De Baets K., Huntley J.W., Klompmaker A.A., Schiffbauer J.D., Muscente A.D., 2022. The fossil record of parasitism: its extent and taphonomic constraints. In: De Baets K., Huntley J.W. (eds) The Evolution and Fossil Record of Parasitism. Topics in Geobiology 50, 1–50. Springer, Cham.
Over the last two months, two new books on parasitism in the fossil record were published as part of the Topics in Geobiology series. The last one appeared online on 1 January 2022. The very first chapter is about how much we know about parasitism in the fossil record in general and, in particular, how preservation has affected what we know about parasitism.
This research emphasizes that some modes of parasitism have a much higher preservation potential than others. The generally soft-bodied and small parasites can leave a trace on the hardened host shell or skeleton, which very much enhances their chance of being discovered. Examples are trematode pits in bivalve shells and isopod-induced swellings in the gill region of decapod crustaceans. These study systems hold to potential for much more research. Other rich sources of parasites are parasite body fossils preserved in amber and coprolites (fossil dung). However, particularly amber is only known from some places and periods. When body fossils of parasites are well-preserved, much may be learned about the taxonomy and ecology of these parasites. The main conclusion is that much more targeted research is warranted on parasites.
Klompmaker A.A., Robins C.M., Portell R.W., De Angeli A. 2022. Crustaceans as hosts of parasites throughout the Phanerozoic. In: De Baets K., Huntley J.W. (eds) The Evolution and Fossil Record of Parasitism. Topics in Geobiology 50: 121–172. Springer, Cham.
Over the last decade, parasites in the marine fossil record have been increasingly studied. The scientific community has shown that part of the lack of knowledge about marine parasites in deep time is simply due to a lack of research.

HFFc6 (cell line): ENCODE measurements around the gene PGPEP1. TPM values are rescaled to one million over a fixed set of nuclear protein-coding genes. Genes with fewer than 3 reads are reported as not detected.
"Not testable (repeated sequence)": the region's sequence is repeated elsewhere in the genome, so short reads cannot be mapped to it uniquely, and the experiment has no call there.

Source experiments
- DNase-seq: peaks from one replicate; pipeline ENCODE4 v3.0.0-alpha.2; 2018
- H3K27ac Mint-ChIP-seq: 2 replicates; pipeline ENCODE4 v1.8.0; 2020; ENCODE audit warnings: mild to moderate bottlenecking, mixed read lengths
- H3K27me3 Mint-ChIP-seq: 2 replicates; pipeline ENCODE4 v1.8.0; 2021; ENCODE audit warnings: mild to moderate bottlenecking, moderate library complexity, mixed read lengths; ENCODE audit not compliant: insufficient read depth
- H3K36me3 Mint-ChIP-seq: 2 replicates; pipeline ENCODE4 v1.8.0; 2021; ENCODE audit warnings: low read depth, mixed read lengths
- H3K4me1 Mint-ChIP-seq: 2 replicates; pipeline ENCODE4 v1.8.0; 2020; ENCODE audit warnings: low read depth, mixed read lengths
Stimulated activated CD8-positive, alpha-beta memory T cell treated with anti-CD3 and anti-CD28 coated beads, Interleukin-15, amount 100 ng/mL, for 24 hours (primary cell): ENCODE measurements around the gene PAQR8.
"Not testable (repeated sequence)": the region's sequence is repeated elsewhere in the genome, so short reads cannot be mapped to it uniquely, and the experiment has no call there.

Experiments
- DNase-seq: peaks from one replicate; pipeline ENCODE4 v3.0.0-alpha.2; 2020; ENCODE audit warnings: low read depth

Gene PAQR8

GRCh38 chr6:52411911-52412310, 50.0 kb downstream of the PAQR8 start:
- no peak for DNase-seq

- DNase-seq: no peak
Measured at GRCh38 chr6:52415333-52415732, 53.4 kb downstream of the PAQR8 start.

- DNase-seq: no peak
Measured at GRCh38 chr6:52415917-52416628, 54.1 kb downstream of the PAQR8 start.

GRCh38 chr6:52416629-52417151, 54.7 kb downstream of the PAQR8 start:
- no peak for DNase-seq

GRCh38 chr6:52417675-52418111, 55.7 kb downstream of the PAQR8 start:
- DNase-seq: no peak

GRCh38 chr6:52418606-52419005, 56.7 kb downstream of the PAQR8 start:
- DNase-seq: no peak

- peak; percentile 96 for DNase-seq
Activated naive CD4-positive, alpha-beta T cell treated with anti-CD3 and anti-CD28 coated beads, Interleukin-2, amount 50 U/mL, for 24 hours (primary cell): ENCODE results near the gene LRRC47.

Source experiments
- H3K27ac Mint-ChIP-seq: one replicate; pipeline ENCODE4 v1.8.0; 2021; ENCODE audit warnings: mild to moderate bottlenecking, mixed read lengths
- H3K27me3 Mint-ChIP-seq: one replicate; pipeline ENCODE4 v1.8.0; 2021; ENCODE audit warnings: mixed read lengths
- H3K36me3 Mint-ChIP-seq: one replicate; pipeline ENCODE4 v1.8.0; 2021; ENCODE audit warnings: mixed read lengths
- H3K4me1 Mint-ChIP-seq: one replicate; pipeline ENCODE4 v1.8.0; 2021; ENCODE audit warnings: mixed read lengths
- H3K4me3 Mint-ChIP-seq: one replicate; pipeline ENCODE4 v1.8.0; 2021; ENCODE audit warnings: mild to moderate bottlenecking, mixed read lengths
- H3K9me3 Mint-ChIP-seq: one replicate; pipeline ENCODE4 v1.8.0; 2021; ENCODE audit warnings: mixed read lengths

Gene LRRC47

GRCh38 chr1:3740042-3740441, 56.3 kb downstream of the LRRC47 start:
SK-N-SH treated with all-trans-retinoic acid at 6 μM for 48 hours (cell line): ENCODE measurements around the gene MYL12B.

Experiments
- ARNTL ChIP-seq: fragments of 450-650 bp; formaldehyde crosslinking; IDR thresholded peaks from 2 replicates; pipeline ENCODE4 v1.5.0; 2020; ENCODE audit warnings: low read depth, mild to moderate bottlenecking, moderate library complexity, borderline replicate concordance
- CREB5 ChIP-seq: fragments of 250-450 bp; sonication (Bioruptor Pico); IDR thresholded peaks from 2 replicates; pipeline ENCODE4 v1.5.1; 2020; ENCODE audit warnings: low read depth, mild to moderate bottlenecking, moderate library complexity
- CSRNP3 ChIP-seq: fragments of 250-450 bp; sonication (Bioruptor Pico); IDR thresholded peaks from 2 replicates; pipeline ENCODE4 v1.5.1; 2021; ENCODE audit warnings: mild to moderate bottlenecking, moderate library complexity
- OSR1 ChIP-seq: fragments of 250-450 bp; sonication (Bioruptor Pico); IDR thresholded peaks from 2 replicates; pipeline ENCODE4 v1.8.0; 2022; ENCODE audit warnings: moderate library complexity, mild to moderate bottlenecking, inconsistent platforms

As far as crustaceans as hosts go, three study systems have been confirmed: isopod-induced swellings preserved in the gill region of decapod crustaceans, feminized crabs probably caused by parasitic barnacles, and an enigmatic arthropod attached to an ostracod.
The first-mentioned study system is – by far – the one with the most research potential because such swellings were already known from the Jurassic to the present-day. The trace fossil name for such swellings is Kanthyloma crusta. Targeted research since 2014 has increased the number of fossil decapod species known to have been infected by these isopod parasites to 128 species, a remarkable 45% increase. Nearly half of them are known from the Late Jurassic epoch, when particularly true crabs (Brachyura) and squat lobsters (Galatheoidea) were infested. We also carried out research on the largest fossil decapod assemblage from the Late Jurassic, the Ernstbrunn assemblage from Austria consisting of nearly 7000 specimens. Interestingly, some taxa are more heavily infested than others, showing that host preference was already established in the Jurassic. Moreover, infested individuals of two commonly infested species are on average larger than non-parasitized individuals of those species. Perhaps continued infestation throughout ontogeny and/or the selection of larger individuals by the parasites can explain this result. Such analyses had not been done previously on this study system. The isopod-decapod study system holds great promise for future studies.
Bicknell, R.D., Smith, P.M., Holland, T., and Klompmaker, A.A., 2021. Cretaceous clam chowder: The first evidence of inquilinism between extinct shrimps and bivalves. Palaeogeography, Palaeoclimatology, Palaeoecology 584, 110669. https://doi.org/10.1016/j.palaeo.2021.110669
The sea floor was a dangerous place for particularly smaller animals. Over the last century, a wealth of information about traces in ancient prey items has been recorded, showing successful and unsuccessful predation. One of the best ways to largely avoid predators and other disturbances is to find a shelter.